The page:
So according to Rashied Ali’s website, the legendary free-jazz drummer is dead. He was 74. There are no details regarding the cause just yet, but a French-language site seems to date Ali’s death as occurring on Wednesday, July 12. (Either that, or the 12th is when they learned about it.) His passing will probably only rate a footnote-at most-in this, our star-studded Summer Of Death, but you know what? Ali was a titan. And at least one album that features his skittering, complex drumming will prove to be immortal: John Coltrane’s Interstellar Space. You can listen to “Venus,” from that record, on the YouTubes. The Amazon mp3 download is here. (And why not shell out for quality?)
The whole album plays that way: just Coltrane on sax (plus bells/chimes) and Ali on drums, dancing across a bevy of time signatures and rhythms, turning up the heat to way past boiling and then bringing things down to a meditative simmer. It was so on some next shit-so unlike Coltrane’s classic quartet-that Impulse! records sat on the album for seven years. I remember how, when I was a teenager, the clerk at a jazz record store in Portland looked at me kinda cock-eyed when I brought the CD reissue up to the register, as though maybe I didn’t know what I was getting into. But nobody who’s never heard Ali before really knows what he or she is getting into. Which is a good thing. Surprises like that are beyond welcome in life.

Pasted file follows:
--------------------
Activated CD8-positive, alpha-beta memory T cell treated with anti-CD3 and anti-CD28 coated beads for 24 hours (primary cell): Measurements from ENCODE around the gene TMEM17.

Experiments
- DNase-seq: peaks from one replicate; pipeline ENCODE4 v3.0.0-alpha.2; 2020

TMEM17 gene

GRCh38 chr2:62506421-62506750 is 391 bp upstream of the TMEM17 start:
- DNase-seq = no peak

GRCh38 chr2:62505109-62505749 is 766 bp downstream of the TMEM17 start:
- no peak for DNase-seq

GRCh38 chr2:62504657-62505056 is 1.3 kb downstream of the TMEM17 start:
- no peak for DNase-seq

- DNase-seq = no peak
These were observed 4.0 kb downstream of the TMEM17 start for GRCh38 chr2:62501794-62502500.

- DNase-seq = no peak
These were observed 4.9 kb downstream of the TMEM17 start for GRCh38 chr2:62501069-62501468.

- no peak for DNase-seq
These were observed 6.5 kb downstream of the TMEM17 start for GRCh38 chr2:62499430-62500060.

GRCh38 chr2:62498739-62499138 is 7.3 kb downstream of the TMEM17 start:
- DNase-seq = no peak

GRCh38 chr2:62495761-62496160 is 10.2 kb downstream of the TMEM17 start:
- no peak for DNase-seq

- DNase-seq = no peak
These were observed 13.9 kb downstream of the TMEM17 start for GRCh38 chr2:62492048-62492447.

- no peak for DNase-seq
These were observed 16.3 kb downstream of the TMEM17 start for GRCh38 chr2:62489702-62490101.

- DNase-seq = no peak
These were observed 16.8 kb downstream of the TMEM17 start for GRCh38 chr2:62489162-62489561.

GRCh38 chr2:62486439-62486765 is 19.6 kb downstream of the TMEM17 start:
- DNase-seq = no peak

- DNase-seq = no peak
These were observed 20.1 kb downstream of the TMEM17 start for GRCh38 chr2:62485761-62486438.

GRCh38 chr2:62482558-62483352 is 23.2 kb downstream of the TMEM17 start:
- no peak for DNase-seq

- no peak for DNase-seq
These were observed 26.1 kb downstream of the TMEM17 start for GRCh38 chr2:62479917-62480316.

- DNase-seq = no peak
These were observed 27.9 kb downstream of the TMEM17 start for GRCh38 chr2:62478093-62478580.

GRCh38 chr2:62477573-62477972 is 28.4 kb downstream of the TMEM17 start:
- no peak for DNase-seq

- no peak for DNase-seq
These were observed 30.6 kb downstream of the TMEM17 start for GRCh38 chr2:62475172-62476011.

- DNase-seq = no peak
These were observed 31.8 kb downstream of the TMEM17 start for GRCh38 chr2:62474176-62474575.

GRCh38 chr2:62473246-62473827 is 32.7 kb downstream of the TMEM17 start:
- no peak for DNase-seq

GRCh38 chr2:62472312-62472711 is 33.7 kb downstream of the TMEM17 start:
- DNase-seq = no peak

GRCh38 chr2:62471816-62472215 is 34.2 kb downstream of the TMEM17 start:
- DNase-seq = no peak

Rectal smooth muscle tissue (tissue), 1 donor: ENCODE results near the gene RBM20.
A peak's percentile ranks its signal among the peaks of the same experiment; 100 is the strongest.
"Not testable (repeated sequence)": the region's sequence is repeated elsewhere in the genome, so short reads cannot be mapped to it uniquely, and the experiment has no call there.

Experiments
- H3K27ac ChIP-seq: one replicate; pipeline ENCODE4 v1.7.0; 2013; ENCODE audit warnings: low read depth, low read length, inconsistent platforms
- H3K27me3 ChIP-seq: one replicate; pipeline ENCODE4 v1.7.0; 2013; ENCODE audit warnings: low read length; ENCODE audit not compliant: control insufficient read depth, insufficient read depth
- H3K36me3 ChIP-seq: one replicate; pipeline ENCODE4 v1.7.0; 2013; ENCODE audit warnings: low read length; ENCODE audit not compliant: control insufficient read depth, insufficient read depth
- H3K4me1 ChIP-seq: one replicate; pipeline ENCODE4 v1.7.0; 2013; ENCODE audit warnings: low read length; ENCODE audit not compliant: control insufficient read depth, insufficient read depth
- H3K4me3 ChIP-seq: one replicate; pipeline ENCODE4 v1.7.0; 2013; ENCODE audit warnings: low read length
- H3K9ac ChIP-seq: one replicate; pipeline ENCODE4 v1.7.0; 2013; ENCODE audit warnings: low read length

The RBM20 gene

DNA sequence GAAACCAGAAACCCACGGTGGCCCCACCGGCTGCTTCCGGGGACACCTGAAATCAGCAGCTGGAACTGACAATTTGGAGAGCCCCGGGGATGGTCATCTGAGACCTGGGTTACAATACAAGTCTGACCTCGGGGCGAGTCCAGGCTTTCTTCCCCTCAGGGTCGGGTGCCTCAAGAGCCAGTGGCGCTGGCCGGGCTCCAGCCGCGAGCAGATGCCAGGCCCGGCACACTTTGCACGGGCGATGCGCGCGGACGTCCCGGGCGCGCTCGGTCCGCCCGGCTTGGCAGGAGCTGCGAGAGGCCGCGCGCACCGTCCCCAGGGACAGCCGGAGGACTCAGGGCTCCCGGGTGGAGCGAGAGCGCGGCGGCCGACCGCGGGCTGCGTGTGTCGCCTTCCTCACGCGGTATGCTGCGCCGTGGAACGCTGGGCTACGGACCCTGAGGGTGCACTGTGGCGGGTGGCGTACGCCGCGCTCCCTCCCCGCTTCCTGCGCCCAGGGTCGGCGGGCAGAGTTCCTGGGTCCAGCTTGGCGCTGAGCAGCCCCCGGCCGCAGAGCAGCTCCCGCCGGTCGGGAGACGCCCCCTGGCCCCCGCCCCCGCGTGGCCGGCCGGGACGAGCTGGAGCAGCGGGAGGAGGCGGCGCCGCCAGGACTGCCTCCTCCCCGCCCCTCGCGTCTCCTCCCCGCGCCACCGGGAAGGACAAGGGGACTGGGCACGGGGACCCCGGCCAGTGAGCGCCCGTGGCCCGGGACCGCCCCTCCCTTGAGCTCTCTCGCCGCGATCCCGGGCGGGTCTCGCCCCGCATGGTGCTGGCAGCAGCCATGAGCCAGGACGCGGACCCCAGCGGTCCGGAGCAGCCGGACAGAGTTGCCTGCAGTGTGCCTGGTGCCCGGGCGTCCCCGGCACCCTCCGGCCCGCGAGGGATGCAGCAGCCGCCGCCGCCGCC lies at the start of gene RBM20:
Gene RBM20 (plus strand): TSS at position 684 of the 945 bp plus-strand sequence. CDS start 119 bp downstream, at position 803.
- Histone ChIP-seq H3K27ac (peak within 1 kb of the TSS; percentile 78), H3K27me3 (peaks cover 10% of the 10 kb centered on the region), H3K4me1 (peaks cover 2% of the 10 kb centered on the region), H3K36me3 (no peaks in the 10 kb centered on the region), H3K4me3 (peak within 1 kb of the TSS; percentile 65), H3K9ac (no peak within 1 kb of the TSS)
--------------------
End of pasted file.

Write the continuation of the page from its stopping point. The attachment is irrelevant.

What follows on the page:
I saw Ali in concert only once while living in New York-which I guess makes me something of a moron, since he was active and gigging around in his later years, both with his own quintet, as well as with various other groups. The show I did see was a monster: Ali in a trio with bassist Bill Laswell and Japanese guitarist/vocalist/noise-freak Keiji Haino. They were called Purple Trap, and they were loud. It was black metal, noise, angular funk and free jazz all rolled into one. They freaked everyone out in the best possible way. Their one record on John Zorn’s Tzadik label doesn’t quite do the group justice, but it’s good to have around as a measure of Ali’s versatility. Also, the title is cool: Decided – Already The Motionless Heart Of Tranquility, Tangling The Prayer Called “i”.
Others will have their favorites. Apparently, Thurston Moore is partial to Duo Exchange with Frank Lowe. The Generation Bass blog is offering a download of Ali’s first quintet recording, long out of print. I’m not familiar with those records, but in the last couple months, I had been digging one of Ali’s final outings, a duo thing with bassist Henry Grimes, titled Going To the Ritual. RIP.
Seth Colter Walls is a culture reporter at Newsweek. Previously, he wrote about U.S. and Middle East politics for a variety of outlets.